Exploring the role of genes in the development of type 1 diabetes

January 25, 2020

Dr. Suheda Erener is a postdoctoral fellow at the University of British Columbia.
Dr. Suheda Erener is a postdoctoral fellow at the University
of British Columbia.

­­For years, researchers have been trying to find the potential causes for type 1 diabetes (T1D), the autoimmune disease in which the body destroys insulin-producing cells of the pancreas, resulting in insufficient insulin secretion and high blood glucose levels. The origins of the disease are still unknown, although research indicates that both genetics and the environment play a role.

Dr. Suheda Erener, a postdoctoral fellow at the University of British Columbia, is currently investigating whether micro-RNAs – a family of single-stranded molecules which are key regulators of gene expression and beta cell function – can predict the development of T1D.

She and her colleagues are profiling the micro-RNAs of children with recent onset diabetes. According to their research, some micro-RNAs play critical roles in T1D and may help establish which individuals are at risk of the disease.   

Micro-RNAs have emerged as important regulators of gene expression in the last two decades and changes in micro-RNA expression within tissues have been detected in many disorders including cancer, cardiovascular disease and type 2 diabetes.

Identifying which genes and signaling pathways these micro-RNAs modulate may not only increase scientists’ understanding of the underlying causes of T1D, but also open up novel therapies to stop beta cell destruction and/or enhance their survival and function. As well, the accurate prediction of T1D using micro-RNAs as biomarkers in individuals with no symptoms may allow for the preservation of beta cell function early during the course of the disease, delaying its onset or curing it altogether.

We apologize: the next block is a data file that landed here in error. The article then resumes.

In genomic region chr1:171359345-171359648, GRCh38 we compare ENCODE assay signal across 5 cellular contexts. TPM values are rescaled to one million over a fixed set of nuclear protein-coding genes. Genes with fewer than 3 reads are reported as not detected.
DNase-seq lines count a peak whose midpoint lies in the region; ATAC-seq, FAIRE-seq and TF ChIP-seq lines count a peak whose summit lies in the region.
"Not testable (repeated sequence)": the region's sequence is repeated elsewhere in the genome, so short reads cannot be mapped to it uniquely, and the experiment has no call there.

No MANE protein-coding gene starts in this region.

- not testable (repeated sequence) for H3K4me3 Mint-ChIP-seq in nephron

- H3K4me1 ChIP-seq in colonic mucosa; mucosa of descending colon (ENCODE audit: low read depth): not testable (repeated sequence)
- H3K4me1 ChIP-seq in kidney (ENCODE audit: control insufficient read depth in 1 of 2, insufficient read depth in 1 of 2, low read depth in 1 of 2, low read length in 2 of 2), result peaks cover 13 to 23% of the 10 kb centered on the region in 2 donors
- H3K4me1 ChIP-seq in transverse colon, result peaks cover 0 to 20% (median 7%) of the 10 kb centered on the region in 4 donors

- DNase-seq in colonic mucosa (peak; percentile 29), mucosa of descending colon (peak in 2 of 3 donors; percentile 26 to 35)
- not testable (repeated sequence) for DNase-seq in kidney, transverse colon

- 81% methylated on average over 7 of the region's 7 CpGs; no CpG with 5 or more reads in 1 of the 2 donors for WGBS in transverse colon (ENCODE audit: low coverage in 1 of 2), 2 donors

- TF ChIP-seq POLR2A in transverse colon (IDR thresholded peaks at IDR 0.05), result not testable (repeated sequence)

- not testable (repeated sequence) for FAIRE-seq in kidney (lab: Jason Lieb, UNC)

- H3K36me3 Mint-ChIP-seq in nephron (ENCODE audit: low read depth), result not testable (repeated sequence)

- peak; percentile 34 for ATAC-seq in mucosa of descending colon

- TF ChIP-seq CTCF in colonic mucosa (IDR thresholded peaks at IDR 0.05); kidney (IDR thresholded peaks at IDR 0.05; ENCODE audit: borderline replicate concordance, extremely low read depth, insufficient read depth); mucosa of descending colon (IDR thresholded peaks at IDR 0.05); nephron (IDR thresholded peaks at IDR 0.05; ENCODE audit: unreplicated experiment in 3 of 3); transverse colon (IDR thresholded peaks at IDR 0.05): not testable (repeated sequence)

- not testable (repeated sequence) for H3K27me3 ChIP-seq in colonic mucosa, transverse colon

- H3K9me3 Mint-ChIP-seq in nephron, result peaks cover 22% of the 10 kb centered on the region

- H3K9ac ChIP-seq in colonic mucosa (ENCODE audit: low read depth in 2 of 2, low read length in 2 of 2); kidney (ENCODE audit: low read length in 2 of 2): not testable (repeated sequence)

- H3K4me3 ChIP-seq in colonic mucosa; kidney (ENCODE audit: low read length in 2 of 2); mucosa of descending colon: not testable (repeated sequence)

For more informative articles on health and type 1 diabetes, visit our JDRF Blog. 

Securing coverage through private insurance : Meagan’s story

January 25, 2020

Meagan Lane, 26, was diagnosed with type 1 diabetes 15
years ago.

After spending weeks in hospital and ICU due to severe weight loss, inconsistent vision and pancreatitis, Meagan Lane was eventually released with a diagnosis that would change her life forever. At just 12 years old, Meagan had to learn how to manage the complicated world of type 1 diabetes.

With the support of her parents, she became independent and proactive—starting on a pump which helped her deliver her insulin automatically. An avid athlete, Meagan wanted life to remain as normal as possible. She played both Basketball and Volleyball for Team Saskatchewan in 2008 as well as  USports/CIS Volleyball for the University of Regina.

Meagan, now 26 years old, has seen the treatments for T1D improve ten-fold since being diagnosed 15 years ago. Keeping up to date with technology to manage her diabetes has been a priority for her. Upon a recent appointment with her endocrinologist, Meagan learned she would need to start with a new insulin pump that would give her the best control possible, but would also result on relying on a Continuous Glucose Monitor (CGM)— an expense she wasn’t prepared for, despite being a working professional with private insurance.

As a French immersion teacher in Saskatchewan, Meagan had access to private health coverage. However, her coverage did not extend to a CGM. So, she took it upon herself to write a letter to her healthcare provider, outlining the direction that insulin pump treatment is moving towards CGM usage and the limitations her coverage currently imposed.